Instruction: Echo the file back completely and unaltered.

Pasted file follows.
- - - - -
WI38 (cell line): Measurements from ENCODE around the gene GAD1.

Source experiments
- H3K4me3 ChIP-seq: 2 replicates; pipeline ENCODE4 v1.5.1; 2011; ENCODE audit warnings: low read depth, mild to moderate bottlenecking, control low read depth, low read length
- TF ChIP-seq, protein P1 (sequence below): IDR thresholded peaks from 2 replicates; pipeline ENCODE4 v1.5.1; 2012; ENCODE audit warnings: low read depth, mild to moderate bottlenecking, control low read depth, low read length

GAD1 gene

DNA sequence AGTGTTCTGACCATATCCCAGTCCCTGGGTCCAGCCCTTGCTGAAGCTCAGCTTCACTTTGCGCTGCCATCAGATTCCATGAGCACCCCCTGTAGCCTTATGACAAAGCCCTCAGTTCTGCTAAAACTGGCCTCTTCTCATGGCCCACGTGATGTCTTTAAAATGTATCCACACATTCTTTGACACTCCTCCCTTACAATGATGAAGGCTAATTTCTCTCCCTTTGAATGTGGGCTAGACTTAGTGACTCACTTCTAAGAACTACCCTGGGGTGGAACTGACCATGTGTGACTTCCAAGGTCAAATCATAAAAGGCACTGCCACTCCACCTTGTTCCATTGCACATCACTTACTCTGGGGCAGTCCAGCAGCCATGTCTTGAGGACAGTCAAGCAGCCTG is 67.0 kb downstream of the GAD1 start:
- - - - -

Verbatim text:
WI38 (cell line): Measurements from ENCODE around the gene GAD1.

Source experiments
- H3K4me3 ChIP-seq: 2 replicates; pipeline ENCODE4 v1.5.1; 2011; ENCODE audit warnings: low read depth, mild to moderate bottlenecking, control low read depth, low read length
- TF ChIP-seq, protein P1 (sequence below): IDR thresholded peaks from 2 replicates; pipeline ENCODE4 v1.5.1; 2012; ENCODE audit warnings: low read depth, mild to moderate bottlenecking, control low read depth, low read length

GAD1 gene

DNA sequence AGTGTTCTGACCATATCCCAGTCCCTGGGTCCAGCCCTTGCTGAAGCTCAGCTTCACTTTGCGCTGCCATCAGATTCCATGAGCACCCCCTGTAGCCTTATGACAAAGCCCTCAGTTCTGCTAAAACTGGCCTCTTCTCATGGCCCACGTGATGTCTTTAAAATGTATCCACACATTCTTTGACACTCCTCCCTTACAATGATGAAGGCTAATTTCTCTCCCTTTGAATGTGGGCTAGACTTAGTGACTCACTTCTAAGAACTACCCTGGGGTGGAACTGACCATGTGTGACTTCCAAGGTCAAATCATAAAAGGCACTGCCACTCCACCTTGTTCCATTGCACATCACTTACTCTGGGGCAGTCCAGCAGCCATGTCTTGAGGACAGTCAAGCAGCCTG is 67.0 kb downstream of the GAD1 start: